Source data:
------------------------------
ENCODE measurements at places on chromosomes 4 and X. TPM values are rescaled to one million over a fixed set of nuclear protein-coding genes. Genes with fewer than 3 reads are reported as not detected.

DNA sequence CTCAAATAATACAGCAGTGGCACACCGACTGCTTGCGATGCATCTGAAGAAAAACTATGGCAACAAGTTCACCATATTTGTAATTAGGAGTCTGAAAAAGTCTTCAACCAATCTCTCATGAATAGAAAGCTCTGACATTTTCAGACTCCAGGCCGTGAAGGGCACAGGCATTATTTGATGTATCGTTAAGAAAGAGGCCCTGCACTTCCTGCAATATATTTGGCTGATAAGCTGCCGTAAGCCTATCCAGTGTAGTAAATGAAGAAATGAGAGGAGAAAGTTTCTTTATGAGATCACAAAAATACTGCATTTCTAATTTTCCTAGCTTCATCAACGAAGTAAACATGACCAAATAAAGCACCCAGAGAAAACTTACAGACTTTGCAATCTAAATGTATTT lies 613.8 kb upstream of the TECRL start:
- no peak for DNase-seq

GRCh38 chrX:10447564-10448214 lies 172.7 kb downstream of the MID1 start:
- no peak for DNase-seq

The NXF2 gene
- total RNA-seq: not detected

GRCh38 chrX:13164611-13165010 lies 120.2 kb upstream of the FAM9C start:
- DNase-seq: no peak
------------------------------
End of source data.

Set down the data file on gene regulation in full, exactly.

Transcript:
ENCODE measurements at places on chromosomes 4 and X. TPM values are rescaled to one million over a fixed set of nuclear protein-coding genes. Genes with fewer than 3 reads are reported as not detected.

DNA sequence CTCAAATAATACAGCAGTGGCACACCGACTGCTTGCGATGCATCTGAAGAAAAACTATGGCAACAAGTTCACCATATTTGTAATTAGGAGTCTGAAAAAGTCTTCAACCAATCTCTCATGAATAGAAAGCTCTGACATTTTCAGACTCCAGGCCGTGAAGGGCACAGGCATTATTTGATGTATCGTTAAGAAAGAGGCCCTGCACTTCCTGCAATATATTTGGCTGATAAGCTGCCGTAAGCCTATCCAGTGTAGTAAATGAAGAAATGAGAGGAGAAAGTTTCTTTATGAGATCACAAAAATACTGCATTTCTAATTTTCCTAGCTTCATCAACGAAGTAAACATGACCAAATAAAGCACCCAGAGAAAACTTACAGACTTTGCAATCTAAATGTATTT lies 613.8 kb upstream of the TECRL start:
- no peak for DNase-seq

GRCh38 chrX:10447564-10448214 lies 172.7 kb downstream of the MID1 start:
- no peak for DNase-seq

The NXF2 gene
- total RNA-seq: not detected

GRCh38 chrX:13164611-13165010 lies 120.2 kb upstream of the FAM9C start:
- DNase-seq: no peak